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Research to Practice: "Teacher Research: Getting Started"

By Bryan Bardine

What is teacher research? Depending on who is asked, the responses could yield screams of horror or excited shouts of joy. Teacher research is a broad and important aspect of development not only for the teacher-researchers themselves but also for the colleagues with whom they share results in writing or at conferences or meetings. Teachers are doing research at all levels of education, from examining kindergartners' ability to synthesize materials to exploring adult GED students' writing improvement using journals. The positive effects of conducting research in the classroom are tremendous, and without research we are losing a valuable resource in our own as well as our colleagues' development as teachers and learners. Further, by not conducting research we also hurt the primary focus of our careers--our students. This article provides answers to the aforementioned question by giving some suggestions for starting effective teacher research. This article is the first in a series that will examine teacher research from a variety of perspectives.

Teacher research means different things to different educators. To some it may be something as simple as observing a class and keeping a journal about observations. To others it may be as complex as a longitudinal study examining the reading development of several students over several years. In "Researchers in Our Own Classrooms: What Propels Teacher Researchers?", Jane Hansen says, "A teacher researcher, among other things, is a questioner. Her questions propel her forward" (1997, p. 1). Typically, research is conducted because teachers want to have some questions answered--hence the development of the teachers' goals for the research. These questions "often develop gradually as teachers try to figure out why certain things are happening in their classrooms" (Hubbard & Power, 1997, p. 20). Hubbard and Power stress the importance of developing research questions that are specific; the questions should not be "aimed at quick fix solutions to errors in classroom technique" (p. 21). Rather, it is important that the questions "involve understanding students and teaching in profound ways" (p. 21).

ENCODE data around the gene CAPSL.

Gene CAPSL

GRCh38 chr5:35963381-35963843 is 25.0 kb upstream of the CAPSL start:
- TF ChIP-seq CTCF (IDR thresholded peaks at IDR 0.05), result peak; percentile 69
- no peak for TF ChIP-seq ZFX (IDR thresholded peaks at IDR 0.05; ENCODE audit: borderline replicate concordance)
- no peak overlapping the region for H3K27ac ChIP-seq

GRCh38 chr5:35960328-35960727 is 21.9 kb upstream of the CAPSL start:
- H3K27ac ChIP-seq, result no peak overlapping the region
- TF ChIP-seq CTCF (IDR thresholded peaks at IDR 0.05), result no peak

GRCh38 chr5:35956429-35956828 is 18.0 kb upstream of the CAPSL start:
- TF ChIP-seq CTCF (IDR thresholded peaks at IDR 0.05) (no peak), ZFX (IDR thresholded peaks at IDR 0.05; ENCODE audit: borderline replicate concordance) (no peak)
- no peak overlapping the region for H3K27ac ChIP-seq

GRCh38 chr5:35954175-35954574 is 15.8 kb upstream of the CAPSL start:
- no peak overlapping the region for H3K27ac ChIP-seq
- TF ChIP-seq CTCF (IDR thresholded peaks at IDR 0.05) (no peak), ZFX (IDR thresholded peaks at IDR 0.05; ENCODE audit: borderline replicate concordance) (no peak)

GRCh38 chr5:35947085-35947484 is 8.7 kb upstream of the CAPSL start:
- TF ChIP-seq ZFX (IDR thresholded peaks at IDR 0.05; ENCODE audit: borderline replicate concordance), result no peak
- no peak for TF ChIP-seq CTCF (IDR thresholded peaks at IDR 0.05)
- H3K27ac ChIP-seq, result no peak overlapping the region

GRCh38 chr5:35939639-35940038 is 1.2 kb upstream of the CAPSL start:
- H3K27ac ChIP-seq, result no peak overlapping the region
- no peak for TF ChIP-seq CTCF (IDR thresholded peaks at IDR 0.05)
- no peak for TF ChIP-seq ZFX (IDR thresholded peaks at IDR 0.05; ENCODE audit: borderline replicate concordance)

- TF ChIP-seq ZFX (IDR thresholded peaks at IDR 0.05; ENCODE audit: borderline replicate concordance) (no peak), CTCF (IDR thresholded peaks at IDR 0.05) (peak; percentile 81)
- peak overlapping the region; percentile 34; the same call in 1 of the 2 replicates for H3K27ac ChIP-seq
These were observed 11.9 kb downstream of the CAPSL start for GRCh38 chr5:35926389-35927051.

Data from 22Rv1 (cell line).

Once an idea for a question has been determined, it should be framed in a way that will yield the best research. Hubbard and Power (1997) list three important suggestions when framing teacher research questions. The first is that the question needs to be "open-ended enough to allow possibilities to emerge" (p. 23). Essentially, the authors advocate not using "yes and no"- type questions because these responses fail to yield much specific or detailed information. Questions that begin with "how" or "why" or "under what conditions" often lead to richer, more useful information.

Hubbard and Power also suggest to choose research by considering what interests or intrigues you in your own classroom. Think about a student who is having trouble in a certain area, and try to focus on some things in your teaching that have helped that student with her difficulty in the past. This type of information can be the starting point for research.

Third, Hubbard and Power advise teachers to "investigate broader teaching dilemmas that have arisen" (p. 23). For instance, the authors mention that rather than focusing all research on a particular student, teacher researchers may find it easier and more telling if they expand the scope of the study to include a group of students or an entire class. Conducting a study that focuses on the effectiveness of using writing journals to improve student essays by focusing on only one student would not be as conclusive or as informative as administering the same study to 25 or 30 students.